Avec Nicolas Schöffer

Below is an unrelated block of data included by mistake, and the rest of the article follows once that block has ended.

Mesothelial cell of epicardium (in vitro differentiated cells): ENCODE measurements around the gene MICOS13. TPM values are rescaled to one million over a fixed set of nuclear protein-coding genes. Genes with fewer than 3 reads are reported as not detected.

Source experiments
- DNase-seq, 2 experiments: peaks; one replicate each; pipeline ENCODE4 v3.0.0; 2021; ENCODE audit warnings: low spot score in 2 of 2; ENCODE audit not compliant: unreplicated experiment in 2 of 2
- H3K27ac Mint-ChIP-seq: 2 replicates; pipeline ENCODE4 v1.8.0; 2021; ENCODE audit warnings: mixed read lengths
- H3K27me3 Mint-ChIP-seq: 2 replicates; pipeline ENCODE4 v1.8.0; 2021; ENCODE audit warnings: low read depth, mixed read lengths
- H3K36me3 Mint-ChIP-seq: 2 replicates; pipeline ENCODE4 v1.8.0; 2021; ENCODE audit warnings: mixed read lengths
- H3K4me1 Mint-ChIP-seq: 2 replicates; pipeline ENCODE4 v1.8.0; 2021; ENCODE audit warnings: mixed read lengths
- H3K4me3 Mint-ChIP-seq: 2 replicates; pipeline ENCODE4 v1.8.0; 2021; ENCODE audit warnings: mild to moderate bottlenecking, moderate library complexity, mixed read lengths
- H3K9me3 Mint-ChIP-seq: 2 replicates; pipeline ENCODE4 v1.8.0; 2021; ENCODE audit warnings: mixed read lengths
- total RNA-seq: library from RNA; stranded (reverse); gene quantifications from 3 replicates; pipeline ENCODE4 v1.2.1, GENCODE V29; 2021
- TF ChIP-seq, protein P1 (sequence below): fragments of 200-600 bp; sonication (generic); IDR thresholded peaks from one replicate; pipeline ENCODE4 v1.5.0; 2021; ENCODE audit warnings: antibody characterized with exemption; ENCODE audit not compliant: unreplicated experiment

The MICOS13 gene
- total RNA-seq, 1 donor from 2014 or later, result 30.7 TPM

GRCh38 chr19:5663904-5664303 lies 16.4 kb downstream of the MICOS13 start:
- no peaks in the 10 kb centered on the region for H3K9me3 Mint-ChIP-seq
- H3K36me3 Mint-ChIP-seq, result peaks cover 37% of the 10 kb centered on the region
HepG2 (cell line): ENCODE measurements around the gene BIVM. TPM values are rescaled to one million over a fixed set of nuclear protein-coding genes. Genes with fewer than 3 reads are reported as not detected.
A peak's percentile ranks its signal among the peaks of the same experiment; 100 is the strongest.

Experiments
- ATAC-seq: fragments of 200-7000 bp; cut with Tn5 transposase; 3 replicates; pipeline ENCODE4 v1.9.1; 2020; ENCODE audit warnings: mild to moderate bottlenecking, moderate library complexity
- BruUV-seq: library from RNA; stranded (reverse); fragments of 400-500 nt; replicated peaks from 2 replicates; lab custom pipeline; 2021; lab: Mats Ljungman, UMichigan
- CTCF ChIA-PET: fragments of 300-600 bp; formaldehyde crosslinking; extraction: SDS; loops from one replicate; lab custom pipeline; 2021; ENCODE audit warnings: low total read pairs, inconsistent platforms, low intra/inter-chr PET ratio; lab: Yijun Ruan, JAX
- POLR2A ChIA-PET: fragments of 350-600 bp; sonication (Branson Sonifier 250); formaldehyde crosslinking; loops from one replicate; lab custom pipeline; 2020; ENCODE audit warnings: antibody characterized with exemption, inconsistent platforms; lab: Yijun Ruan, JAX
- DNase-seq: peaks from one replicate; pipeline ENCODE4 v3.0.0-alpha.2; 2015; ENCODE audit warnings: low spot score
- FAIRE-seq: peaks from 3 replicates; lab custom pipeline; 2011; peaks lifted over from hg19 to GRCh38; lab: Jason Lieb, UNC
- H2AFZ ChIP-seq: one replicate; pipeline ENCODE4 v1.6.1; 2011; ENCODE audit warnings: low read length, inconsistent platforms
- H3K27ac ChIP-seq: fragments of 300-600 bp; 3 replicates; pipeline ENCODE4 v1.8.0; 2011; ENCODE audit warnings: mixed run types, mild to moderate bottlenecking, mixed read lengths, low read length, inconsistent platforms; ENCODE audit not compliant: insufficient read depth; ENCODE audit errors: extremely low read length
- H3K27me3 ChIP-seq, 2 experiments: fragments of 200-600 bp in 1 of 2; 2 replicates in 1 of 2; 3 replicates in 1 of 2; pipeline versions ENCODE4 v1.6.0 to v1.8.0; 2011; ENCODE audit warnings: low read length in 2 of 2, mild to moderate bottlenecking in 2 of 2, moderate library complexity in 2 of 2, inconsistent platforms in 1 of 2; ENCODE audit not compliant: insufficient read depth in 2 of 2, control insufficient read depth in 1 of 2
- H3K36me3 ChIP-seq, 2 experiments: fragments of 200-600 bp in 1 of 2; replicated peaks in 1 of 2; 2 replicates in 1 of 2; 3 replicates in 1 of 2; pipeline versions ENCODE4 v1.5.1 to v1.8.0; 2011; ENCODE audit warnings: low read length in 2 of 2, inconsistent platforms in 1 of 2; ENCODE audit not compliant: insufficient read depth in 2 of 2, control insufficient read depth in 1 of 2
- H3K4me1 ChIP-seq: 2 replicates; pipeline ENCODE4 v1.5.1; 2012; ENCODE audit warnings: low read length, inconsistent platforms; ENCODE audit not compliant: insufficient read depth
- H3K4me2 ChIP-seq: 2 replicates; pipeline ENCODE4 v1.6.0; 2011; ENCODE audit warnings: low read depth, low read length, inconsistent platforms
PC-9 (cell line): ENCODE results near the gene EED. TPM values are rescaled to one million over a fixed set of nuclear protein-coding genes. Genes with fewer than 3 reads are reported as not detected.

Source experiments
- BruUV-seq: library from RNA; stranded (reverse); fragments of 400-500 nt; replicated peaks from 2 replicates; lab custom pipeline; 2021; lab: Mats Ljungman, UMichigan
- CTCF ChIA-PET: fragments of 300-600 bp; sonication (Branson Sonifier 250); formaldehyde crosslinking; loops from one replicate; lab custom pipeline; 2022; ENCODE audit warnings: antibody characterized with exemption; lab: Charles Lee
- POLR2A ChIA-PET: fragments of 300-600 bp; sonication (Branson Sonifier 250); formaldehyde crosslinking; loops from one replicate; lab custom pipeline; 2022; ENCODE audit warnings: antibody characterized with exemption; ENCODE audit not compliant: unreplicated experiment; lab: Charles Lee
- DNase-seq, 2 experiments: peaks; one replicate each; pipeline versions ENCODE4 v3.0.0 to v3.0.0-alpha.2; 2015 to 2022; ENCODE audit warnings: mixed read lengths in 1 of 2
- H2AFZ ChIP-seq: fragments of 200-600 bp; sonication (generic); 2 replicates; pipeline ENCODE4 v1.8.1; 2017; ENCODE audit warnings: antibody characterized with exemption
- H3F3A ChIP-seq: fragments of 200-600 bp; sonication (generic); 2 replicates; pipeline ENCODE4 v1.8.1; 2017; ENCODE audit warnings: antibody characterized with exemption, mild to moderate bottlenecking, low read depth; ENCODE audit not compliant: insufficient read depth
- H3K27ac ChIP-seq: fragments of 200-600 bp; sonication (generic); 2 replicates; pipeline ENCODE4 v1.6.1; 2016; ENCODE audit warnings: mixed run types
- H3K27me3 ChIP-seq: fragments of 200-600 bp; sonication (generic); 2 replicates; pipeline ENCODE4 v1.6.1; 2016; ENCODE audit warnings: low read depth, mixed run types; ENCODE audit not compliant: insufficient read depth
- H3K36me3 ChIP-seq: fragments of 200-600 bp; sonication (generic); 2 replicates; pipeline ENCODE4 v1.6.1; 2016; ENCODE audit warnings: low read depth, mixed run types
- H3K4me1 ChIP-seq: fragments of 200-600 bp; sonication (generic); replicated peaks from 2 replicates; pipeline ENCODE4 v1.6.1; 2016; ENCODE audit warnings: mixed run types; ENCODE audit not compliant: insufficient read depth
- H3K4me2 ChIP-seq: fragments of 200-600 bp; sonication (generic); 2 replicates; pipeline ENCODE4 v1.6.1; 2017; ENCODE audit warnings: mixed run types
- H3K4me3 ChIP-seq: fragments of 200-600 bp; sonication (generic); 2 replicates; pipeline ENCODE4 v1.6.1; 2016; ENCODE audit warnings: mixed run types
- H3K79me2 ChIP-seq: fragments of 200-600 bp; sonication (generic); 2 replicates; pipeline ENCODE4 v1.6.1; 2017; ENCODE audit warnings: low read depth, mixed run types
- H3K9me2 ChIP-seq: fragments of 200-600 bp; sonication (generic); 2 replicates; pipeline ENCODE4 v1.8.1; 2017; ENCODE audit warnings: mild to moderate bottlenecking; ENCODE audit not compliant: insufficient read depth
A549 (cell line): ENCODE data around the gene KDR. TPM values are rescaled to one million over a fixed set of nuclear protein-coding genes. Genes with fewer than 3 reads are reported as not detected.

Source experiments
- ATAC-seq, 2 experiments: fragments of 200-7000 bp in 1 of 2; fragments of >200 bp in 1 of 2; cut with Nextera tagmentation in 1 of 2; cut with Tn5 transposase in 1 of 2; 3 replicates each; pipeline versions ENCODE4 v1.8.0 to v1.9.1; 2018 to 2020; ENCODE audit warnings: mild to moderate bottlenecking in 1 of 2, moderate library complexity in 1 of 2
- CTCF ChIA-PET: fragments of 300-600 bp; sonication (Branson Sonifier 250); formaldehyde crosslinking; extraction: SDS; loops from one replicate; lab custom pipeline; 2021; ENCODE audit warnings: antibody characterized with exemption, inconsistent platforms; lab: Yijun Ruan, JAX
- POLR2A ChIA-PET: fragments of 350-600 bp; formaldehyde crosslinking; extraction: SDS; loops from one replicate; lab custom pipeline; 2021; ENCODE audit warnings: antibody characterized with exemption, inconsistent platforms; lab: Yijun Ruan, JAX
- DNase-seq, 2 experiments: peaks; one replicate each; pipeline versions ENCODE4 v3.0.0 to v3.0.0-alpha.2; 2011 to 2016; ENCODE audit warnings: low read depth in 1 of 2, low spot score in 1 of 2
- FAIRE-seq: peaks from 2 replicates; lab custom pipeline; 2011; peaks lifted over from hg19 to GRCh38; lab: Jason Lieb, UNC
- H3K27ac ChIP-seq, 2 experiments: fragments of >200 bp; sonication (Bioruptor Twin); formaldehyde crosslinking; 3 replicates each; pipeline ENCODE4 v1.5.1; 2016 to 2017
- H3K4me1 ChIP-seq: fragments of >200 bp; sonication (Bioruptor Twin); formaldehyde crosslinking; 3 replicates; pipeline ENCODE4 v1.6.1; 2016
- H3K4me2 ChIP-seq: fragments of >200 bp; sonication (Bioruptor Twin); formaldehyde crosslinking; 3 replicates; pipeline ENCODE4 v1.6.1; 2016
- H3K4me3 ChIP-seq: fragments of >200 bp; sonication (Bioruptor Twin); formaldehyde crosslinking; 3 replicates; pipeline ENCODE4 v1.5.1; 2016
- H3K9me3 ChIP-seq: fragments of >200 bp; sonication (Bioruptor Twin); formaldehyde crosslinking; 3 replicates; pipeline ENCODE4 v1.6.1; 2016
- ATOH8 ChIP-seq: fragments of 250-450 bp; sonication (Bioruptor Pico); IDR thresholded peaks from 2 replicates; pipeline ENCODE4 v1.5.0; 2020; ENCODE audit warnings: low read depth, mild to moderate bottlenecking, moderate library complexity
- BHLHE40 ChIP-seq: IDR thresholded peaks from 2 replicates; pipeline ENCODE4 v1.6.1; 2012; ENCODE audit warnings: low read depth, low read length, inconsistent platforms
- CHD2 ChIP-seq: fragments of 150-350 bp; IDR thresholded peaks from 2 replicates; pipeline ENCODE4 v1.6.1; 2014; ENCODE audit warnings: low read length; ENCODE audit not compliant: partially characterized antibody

In 1952, Claude Parent discovered the work of Nicolas Schöffer at the Mai gallery during an exhibition of the artist’s geometric reliefs. An intense four-year collaboration between them ensued, resulting in innovative projects for cities, shopping centers, etc. Schöffer’s rigorous analysis of the components of a city challenged its organization, which was essentially based on economic considerations and ill-adapted to current needs. According to him, “it is the sculptor, manipulator of volumes par excellence, who will determine the visual conditions of architecture. The city will be the visual extension of sculpture.” In the projects he designed with Parent, Schöffer envisaged the city as an immense relief composed of elements that stretch out in strips and that is punctuated by towers, which provide easily visible signs within the district. These cities, detached from the ground and overlooking the trees, rest upon pylons of some fifteen meters in height (the equivalent of five floors), thereby offering the occupants the ideal view from above that would simulate the sensation of living in an airplane in flight. “Detachment from the surface gives the impression of lightness and facilitates intellectual effort” Schöffer explained. With no more than two upper floors, the dwellings leave the terrain below free for farming, strolling, gardens and forests, with vehicular traffic consigned to subterranean passages. Each spatio-dynamic city possesses several units composed of 100 to 250 pods on average, with links provided by helicopter.